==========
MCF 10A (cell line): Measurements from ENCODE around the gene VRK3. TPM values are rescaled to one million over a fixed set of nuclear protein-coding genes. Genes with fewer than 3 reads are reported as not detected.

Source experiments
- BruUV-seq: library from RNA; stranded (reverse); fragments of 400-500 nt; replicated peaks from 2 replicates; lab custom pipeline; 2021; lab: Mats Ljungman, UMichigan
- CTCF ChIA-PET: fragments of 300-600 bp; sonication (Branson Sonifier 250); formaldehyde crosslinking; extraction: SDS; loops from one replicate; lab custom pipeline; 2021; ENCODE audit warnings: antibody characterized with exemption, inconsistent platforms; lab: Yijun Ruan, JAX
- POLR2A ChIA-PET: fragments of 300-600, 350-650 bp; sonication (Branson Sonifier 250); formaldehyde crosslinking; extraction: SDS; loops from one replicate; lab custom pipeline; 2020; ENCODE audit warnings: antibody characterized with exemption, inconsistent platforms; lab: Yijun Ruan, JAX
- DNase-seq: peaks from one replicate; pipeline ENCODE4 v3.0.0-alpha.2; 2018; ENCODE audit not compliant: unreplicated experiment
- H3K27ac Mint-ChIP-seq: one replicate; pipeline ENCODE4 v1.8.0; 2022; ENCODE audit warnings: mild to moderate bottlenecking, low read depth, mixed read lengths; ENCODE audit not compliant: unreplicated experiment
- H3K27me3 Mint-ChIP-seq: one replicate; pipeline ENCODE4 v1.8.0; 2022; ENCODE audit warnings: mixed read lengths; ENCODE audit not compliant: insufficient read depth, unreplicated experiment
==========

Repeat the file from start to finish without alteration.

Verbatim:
MCF 10A (cell line): Measurements from ENCODE around the gene VRK3. TPM values are rescaled to one million over a fixed set of nuclear protein-coding genes. Genes with fewer than 3 reads are reported as not detected.

Source experiments
- BruUV-seq: library from RNA; stranded (reverse); fragments of 400-500 nt; replicated peaks from 2 replicates; lab custom pipeline; 2021; lab: Mats Ljungman, UMichigan
- CTCF ChIA-PET: fragments of 300-600 bp; sonication (Branson Sonifier 250); formaldehyde crosslinking; extraction: SDS; loops from one replicate; lab custom pipeline; 2021; ENCODE audit warnings: antibody characterized with exemption, inconsistent platforms; lab: Yijun Ruan, JAX
- POLR2A ChIA-PET: fragments of 300-600, 350-650 bp; sonication (Branson Sonifier 250); formaldehyde crosslinking; extraction: SDS; loops from one replicate; lab custom pipeline; 2020; ENCODE audit warnings: antibody characterized with exemption, inconsistent platforms; lab: Yijun Ruan, JAX
- DNase-seq: peaks from one replicate; pipeline ENCODE4 v3.0.0-alpha.2; 2018; ENCODE audit not compliant: unreplicated experiment
- H3K27ac Mint-ChIP-seq: one replicate; pipeline ENCODE4 v1.8.0; 2022; ENCODE audit warnings: mild to moderate bottlenecking, low read depth, mixed read lengths; ENCODE audit not compliant: unreplicated experiment
- H3K27me3 Mint-ChIP-seq: one replicate; pipeline ENCODE4 v1.8.0; 2022; ENCODE audit warnings: mixed read lengths; ENCODE audit not compliant: insufficient read depth, unreplicated experiment